Preparing the skin is a very important step in tanning. Whether you are planning to go under the sun or use products for a fake tan, preparation is key. The skin is prepared by gentle exfoliation and moisturizing it. 

Use an exfoliating scrub to help remove the dead skin cells. You can use exfoliating scrubs regularly as a weekly regimen to help make your skin smoother. Also, don’t forget to keep your skin nourished by using a moisturizer or lotion. Keep yourself well hydrated too! Drink a lot of water because it also helps keep your skin hydrated. 

Apply Sunscreen or Cover Up

Blue

Covering up is one option, and it’s a good one. But often you still want to be in the sun, so its time to put on an appropriate amount of sunscreen. This will help prevent too much exposure from the damaging ultraviolet rays. Choose a broad-spectrum sunscreen and of at least SPF-30 (we love the Blue Lizard sunscreen shown above). Apply it when you’ve reached your allotted time in the sun, and reapply every two hours.

If you get wet, reapply it.

Even if the sunscreen says its waterproof, it’s not.

Protect Your Scalp, Eyes & Lips

Supergoop! Poof Part Powder, 0.71 oz - SPF 45 PA+++ Scalp Sunscreen Powder with Broad Spectrum UV Protection - 100% Mineral, Reef-Safe Formula with Vitamin C - Easy to Apply, Non Greasy

The skin on your body isn’t the only part of your body that you should protect from the sun, you should also think about your scalp, eyes, and lips. A hat can help provide shade for your head and you can also use sprays like Coola’s mist hair sunscreen or powders like Supergoop that are specifically made for that purpose.

There are sunscreens (like Elta’s Clear Facial Sunscreen) suitable and gentle for the face that you can also apply around the eye area. However, remember that the skin on the eye area is very sensitive. You can wear some sunglasses to protect the skin around the eyes and to shield your eyes from the bright light of the sun too.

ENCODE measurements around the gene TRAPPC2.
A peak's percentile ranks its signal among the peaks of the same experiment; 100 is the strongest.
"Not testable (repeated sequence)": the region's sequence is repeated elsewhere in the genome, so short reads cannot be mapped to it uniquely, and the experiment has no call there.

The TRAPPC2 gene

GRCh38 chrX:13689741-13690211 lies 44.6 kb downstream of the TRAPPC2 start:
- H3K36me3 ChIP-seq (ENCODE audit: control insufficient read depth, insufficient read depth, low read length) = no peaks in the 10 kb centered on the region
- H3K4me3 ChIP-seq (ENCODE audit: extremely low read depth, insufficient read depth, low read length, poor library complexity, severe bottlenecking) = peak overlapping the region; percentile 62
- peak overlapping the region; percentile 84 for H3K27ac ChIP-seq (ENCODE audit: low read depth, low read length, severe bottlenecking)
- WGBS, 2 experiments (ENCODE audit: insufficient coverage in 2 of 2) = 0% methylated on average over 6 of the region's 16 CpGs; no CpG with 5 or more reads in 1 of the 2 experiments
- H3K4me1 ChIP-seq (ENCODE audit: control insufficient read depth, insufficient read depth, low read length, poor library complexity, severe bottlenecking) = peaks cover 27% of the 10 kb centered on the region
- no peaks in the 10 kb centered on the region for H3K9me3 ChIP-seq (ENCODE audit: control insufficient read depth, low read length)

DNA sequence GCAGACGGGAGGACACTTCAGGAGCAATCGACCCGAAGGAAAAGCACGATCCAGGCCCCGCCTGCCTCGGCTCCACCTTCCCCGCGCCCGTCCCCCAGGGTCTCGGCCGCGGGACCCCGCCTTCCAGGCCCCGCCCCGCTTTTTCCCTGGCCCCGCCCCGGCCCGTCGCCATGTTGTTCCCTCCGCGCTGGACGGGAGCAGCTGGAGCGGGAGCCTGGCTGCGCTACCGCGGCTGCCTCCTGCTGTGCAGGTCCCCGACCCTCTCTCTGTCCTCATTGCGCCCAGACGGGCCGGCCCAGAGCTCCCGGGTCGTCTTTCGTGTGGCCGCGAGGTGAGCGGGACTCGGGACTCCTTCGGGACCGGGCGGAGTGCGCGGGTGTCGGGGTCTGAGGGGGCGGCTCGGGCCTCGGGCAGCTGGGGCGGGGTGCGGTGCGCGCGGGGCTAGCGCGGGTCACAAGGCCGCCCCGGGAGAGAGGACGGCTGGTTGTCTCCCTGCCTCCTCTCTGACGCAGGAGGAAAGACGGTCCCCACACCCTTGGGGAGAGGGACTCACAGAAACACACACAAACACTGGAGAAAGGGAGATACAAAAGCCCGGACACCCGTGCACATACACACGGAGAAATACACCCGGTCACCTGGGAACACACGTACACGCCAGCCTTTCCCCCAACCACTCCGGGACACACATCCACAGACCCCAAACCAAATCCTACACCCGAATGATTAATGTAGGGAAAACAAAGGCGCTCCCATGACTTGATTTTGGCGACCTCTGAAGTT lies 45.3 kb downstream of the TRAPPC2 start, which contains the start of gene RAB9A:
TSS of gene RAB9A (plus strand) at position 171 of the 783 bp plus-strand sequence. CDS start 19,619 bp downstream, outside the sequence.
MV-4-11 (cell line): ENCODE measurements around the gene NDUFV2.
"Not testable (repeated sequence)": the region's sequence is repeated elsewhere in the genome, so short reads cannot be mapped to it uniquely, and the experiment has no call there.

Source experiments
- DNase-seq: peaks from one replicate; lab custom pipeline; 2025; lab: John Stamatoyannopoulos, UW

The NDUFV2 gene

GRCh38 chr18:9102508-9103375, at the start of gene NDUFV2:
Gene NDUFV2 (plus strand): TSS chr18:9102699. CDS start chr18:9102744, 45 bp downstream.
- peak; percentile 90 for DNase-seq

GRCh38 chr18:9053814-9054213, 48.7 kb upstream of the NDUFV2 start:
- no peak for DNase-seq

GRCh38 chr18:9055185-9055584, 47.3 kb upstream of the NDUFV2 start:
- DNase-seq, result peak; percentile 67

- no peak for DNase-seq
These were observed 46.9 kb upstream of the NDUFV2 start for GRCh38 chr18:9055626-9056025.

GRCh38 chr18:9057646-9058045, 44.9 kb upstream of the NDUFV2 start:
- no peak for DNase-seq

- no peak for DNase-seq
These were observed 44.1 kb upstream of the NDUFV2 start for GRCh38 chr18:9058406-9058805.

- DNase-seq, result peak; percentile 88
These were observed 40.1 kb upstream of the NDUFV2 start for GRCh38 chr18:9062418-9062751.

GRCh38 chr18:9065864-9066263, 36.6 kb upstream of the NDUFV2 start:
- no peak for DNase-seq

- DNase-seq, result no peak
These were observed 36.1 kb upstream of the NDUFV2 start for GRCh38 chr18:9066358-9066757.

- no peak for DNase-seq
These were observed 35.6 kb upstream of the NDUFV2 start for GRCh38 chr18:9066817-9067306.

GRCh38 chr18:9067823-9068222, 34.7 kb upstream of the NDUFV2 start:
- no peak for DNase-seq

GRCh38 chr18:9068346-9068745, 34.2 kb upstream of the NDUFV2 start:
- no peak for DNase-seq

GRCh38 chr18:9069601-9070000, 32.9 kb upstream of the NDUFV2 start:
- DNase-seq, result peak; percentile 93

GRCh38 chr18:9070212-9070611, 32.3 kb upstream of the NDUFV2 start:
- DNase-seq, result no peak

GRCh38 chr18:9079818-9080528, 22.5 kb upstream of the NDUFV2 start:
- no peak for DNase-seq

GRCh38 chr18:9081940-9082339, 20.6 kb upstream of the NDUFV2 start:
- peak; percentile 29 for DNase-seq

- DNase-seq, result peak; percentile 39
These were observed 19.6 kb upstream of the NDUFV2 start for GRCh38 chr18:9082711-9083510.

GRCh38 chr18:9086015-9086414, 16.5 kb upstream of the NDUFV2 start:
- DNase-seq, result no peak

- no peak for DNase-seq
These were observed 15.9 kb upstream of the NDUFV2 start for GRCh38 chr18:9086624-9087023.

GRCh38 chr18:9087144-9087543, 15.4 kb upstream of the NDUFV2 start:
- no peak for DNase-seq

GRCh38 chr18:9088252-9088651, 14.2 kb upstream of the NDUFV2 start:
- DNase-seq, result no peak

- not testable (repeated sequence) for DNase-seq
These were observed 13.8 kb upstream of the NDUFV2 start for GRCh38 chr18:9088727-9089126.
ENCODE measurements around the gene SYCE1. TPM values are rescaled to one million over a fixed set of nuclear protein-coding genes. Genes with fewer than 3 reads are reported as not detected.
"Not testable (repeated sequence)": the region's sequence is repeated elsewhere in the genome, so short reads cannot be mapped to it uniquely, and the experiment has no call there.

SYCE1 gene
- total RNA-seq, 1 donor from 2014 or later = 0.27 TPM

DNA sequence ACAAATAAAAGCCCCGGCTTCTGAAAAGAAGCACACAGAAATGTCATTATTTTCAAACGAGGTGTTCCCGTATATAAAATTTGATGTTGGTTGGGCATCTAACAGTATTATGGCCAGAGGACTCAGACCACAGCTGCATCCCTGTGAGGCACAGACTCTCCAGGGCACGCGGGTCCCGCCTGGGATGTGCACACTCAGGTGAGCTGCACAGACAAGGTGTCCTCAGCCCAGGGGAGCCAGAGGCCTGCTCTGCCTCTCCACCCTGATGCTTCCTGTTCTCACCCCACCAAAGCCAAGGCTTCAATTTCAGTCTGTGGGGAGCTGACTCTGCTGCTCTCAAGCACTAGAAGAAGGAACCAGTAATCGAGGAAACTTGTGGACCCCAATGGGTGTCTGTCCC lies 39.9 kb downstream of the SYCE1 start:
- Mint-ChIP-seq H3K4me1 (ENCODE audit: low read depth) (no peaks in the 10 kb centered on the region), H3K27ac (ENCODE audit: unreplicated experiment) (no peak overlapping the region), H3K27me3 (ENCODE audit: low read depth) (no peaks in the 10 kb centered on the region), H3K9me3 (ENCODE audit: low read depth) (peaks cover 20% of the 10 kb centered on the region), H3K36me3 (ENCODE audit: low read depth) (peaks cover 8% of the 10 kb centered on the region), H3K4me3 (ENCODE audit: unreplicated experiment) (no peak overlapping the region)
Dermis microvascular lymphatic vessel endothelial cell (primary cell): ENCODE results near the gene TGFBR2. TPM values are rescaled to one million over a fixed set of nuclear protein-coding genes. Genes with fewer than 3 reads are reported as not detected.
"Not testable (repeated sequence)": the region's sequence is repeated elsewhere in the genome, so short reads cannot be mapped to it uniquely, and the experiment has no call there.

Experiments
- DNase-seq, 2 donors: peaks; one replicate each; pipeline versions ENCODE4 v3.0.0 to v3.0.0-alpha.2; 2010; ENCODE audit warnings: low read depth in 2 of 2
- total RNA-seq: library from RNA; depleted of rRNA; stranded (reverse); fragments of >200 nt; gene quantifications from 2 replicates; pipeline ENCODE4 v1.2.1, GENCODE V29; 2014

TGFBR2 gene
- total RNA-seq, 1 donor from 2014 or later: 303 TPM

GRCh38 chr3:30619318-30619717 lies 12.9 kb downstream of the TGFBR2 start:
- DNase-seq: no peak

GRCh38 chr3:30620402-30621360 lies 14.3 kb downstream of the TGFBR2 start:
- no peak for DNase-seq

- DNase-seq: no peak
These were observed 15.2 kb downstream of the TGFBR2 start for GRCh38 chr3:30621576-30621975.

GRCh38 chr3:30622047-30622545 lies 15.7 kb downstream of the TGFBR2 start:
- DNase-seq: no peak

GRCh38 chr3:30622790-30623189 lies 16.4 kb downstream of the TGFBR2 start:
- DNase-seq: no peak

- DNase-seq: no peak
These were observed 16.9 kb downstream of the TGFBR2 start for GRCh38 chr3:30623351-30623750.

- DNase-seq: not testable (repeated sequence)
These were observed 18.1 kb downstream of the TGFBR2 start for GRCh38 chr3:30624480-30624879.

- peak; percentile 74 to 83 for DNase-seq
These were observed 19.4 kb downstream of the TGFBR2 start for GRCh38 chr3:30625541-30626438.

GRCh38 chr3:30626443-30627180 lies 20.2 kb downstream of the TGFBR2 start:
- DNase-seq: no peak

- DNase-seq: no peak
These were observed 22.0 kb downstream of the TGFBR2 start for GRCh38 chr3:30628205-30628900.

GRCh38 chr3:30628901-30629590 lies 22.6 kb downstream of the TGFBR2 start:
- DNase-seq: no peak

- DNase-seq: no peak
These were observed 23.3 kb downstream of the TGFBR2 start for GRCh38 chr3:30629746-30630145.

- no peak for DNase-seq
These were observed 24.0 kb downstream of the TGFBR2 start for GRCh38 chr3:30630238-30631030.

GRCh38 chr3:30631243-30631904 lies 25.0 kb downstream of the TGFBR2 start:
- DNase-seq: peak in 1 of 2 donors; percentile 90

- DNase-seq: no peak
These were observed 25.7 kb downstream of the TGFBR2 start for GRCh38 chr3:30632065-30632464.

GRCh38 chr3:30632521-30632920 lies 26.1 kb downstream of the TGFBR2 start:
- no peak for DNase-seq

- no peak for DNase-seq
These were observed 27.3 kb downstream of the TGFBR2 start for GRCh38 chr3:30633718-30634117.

EltaMD UV Clear Facial Sunscreen Broad-Spectrum SPF 46 Face Sunscreen for Sensitive Skin or Acne-Prone Skin, Oil-Free, Dermatologist-Recommended Mineral-Based Face Sunscreen with Zinc Oxide, 1.7 oz
EltaMD UV Clear Facial Sunscreen Broad-Spectrum SPF 46 Face Sunscreen for Sensitive Skin or Acne-Prone Skin, Oil-Free, Dermatologist-Recommended Mineral-Based Face Sunscreen with Zinc Oxide, 1.7 oz
Mineral-based face sunscreen with 9.0% transparent zinc oxide; Broad-spectrum SPF 46 physical sunscreen for the face. Contains antioxidants.
$37.00

Additionally, you shouldn’t forget to protect your lips from the sun too. There are lip balms that also contain SPF so you can also prevent your lips from painful sunburns.

Care For Your Skin After Sun Exposure

Even with sunscreen, you can still get some areas sunburned due to various factors. It’s possible that you missed a few spots, you didn’t reapply the sunscreen as needed, you didn’t give the sunscreen enough time for them to work or you exposed your skin under the sun for far too long. 

Whether you accidentally have sunburned parts or not, it is best to apply after-sun care products to help soothe and cool down the skin. 

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Drink Fluids And Hydrate

After exposing your body to the sun, you have to hydrate. You can even do this while sunbathing. This helps you from being dehydrated and overheated. If you don’t do this, you could feel lightheaded and dizzy.


Conclusion

Tanning under the sun is possible whether it’s a clear sunny day or a cloudy one. You absolutely can tan when it’s cloudy out! The UV rays are still able to penetrate through the clouds so you can still get a tan. However, you have to remember that tanning causes damage to the skin, and overexposure to UV rays has its risks. 

The best way to minimize those risks is to avoid having exposing the skin under the sun just to get a tan. However, if you’d really like to have that sunkissed glow, you can still minimize the risks by using various products discussed above and applying precautions while sunbathing.